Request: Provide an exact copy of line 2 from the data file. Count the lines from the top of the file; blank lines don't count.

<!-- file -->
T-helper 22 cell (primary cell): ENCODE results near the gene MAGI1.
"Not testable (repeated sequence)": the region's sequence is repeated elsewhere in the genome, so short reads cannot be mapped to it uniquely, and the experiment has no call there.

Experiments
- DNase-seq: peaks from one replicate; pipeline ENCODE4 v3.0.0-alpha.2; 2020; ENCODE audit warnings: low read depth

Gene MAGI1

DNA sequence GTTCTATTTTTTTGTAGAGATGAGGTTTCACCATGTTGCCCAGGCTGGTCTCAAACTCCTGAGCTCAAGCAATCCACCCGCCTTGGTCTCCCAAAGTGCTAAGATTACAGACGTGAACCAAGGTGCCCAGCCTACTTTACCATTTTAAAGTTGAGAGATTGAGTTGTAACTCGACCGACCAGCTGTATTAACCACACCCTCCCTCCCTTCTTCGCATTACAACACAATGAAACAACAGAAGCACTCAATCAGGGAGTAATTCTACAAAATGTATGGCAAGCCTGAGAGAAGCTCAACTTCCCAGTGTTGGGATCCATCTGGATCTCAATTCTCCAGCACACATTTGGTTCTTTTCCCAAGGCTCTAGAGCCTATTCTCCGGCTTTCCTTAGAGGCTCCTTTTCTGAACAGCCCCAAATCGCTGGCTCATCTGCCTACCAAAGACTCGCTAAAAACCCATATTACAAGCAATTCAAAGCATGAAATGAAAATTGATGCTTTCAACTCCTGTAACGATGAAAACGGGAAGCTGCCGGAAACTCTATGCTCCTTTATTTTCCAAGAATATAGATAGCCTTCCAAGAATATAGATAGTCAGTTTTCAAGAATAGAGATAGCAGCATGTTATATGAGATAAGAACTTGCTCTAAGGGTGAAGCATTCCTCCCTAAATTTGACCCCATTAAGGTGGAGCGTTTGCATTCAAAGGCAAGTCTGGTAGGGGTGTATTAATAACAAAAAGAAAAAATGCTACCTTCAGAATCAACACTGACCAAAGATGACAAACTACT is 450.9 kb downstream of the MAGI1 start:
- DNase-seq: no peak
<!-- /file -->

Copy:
"Not testable (repeated sequence)": the region's sequence is repeated elsewhere in the genome, so short reads cannot be mapped to it uniquely, and the experiment has no call there.